|Not the podium I was expecting but, I'll take it!|
The final results:
Satoko Miyahara (JPN): 72.48 (SP) + 142.43 (FS) = 214.91 (1st)
Satoko has been so on it this year. Last year she was good but she struggled with inconsistency at times. At this event last year she lost her focus and ended up losing out on the gold medal. She came here determined not to be a bridesmaid again.
The SP was a breeze for Satoko. She opened with a solid 3Lz-3T. The combo was small (as are all of her jumps) but it was clean and easy. Same for the rest of her jumps. We've already established that Satoko will not go down in history as one of the most amazing jumpers...but girlfriend gets the job done! Besides jumps aren't Satoko's forte as far as I'm concerned. It's everything else. Her "Firedance" SP is so fabulously choreographed and beautifully delivered and she nailed it here. She's grown in terms of her performance level and ability to connect to the judges and the crowd. Level 4s on all of her non-jump elements helped her earn the highest TES of the night, a personal best score and the lead going into the FS.
|Tiny Queen is mightier than ever|
Satoko skated second to last and, again, it was like a stroll in the park for her. I have really fallen in love with her "Un Sospiro" FS. I was so obsessed with her "Miss Saigon" from last season that it took me a minute to warm up to this one. But I have and it is gorgeous. Satoko is one of the few skaters in the field who has actual choreography between the elements. There are a number of little moments that highlight the music and the mood of the program and make it beautiful. No 3-3 in this program but two 2A-3T combos including one at the end of the program. Satoko hit everything again, all level 4s again and earned another personal best again with her score. She blasted past the rest of the field and won this one by 21+ points. After two years of being the runner-up Satoko is finally the gold medalist at this event.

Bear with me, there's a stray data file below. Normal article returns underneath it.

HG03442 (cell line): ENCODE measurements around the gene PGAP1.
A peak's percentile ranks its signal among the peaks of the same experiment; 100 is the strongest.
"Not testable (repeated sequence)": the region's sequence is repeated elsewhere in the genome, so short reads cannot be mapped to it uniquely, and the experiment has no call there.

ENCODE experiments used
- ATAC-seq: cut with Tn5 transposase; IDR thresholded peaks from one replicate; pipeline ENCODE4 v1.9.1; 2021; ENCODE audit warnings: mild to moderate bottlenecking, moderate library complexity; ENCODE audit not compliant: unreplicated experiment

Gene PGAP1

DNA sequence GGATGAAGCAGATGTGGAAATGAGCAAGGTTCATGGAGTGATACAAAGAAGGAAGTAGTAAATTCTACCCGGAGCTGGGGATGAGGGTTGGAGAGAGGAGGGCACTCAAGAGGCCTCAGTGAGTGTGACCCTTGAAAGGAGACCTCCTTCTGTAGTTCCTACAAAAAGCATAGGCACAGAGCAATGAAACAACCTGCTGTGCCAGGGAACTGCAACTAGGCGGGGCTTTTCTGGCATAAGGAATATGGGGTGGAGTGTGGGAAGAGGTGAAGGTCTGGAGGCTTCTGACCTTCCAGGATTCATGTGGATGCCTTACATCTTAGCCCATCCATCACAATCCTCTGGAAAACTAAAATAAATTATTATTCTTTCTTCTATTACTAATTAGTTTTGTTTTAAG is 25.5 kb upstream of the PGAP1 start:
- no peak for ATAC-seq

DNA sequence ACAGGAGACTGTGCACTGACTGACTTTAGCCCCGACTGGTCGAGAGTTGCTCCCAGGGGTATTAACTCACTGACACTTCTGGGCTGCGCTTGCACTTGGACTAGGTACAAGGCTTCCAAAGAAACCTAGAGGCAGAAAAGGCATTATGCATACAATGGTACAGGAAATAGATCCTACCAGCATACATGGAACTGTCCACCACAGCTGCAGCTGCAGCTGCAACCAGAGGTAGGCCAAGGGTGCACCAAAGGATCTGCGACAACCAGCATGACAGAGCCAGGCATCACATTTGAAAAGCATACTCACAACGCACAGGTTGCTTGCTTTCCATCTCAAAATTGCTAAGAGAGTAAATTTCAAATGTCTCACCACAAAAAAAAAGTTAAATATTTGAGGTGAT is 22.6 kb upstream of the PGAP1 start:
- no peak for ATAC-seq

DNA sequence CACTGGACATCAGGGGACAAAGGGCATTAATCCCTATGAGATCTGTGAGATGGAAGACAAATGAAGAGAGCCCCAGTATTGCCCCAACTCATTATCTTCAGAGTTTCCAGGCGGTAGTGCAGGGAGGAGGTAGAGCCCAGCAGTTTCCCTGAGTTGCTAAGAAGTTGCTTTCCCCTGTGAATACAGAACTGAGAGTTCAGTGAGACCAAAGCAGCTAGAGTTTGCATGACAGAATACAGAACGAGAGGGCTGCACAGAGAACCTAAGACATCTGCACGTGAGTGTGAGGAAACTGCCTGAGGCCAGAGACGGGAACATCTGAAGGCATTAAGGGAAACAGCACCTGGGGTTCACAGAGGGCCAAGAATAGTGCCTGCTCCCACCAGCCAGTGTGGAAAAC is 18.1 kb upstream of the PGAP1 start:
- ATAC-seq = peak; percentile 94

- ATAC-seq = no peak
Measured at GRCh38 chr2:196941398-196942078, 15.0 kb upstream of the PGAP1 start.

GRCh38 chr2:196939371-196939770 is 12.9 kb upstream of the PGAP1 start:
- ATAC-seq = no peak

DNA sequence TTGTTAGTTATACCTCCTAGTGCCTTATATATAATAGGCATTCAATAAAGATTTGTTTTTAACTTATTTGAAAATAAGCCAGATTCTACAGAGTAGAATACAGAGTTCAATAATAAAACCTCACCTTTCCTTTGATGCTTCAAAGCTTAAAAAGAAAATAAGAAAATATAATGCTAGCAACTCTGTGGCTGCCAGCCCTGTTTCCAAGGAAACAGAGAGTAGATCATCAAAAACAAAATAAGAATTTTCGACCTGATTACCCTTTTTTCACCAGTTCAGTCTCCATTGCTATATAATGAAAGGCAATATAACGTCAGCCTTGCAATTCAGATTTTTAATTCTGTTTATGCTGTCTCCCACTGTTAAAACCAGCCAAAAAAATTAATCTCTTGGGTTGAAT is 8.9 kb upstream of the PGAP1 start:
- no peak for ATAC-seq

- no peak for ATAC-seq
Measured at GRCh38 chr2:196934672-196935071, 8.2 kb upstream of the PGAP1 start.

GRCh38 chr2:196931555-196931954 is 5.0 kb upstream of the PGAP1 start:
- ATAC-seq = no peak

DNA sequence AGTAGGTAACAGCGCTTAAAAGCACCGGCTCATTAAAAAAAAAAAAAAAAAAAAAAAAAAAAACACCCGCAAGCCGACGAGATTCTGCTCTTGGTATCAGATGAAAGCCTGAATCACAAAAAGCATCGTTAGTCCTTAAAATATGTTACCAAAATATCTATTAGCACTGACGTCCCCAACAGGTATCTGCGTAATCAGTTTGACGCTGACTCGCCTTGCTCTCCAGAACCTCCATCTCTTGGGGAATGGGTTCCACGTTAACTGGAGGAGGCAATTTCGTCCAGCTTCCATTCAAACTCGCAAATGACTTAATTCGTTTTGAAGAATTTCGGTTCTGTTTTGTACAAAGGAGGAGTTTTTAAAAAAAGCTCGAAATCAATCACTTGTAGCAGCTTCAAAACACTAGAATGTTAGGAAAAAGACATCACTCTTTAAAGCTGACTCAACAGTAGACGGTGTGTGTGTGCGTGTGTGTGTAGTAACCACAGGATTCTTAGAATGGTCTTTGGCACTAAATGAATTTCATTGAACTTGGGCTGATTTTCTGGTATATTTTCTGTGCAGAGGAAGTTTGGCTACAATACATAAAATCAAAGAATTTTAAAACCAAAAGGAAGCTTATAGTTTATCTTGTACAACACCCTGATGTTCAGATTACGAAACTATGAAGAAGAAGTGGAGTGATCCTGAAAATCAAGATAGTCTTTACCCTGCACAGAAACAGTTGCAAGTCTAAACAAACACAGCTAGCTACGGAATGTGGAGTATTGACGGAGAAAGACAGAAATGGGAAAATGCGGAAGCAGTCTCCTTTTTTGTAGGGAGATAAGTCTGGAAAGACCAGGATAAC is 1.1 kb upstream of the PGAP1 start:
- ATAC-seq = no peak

This performance was just the kind of boost Satoko wanted going into Worlds next month. It's clear that she's ready to compete and face off against the Russians and any other challengers.
Mirai Nagasu (USA): 66.06 (SP) + 127.80 (FS) = 193.86 (2nd)
It's never smart to count someone out, especially a hard worker. It's obvious that Mirai has been working really hard and after some hiccups here and there, she's finally beginning to emerge as a skater who deserves attention again.
Unlike several of the other top contenders at this event, this competition was Mirai's last hoorah of the season. She said herself she wanted to go out with bang and she definitely started with one. Mirai opened her "Demons" SP with the best 3F-3T I've ever seen from her. I was one who doubted she'd ever get that combination around. Not only did she get it around here, she did it well. The judges agreed to the tune of +1.30 points in GOE. She had a good riding edge on the 3F which gave her enough speed for the 3T. Additionally, she's getting better elevation on the second jump which gives her enough time to get around. She followed it up with a shaky but clean 3L and a big 2A. From a technical standpoint this was Mirai's best performance ever. The strong jumps and clean performance boosted Mirai's PCS into the 30s (31.01) which hasn't happened internationally in a very long time. She went into the FS in 3rd place.
|The hard work is starting to pay off|
In the past Mirai has struggled with maintaining her focus and nerves, especially in the FS. There were several times earlier in her career where she'd gone into the FS in a good position to land on the podium only to knock herself out of the running. Thankfully, that was not the case here. It's clearer than ever that Mirai's decision to go to Tom Z was the best coaching choice she's ever made. He's instilled a confidence and calmness in Mirai that I've never seen before. She's focused and determined and all of that focus and determination were on display in this performance. The jumps were all there: 7 triples including another 3F-3T and a 2A-3T-2T in the bonus (full credit for both). She was virtually flawless with her only mistake being an edge call on her lutz. Level 4s on all spins and a level 3 on her steps, plus 61+ in PCS (again, when was the last time that happened internationally?), 127+ score in the FS and her best total score ever...Mirai said she wanted to go out with a bang but it was more of a BOOM!...drop the mic and all. Mirai walked away with the silver medal, her first major international medal since bronze at Rostelecom Cup in 2013.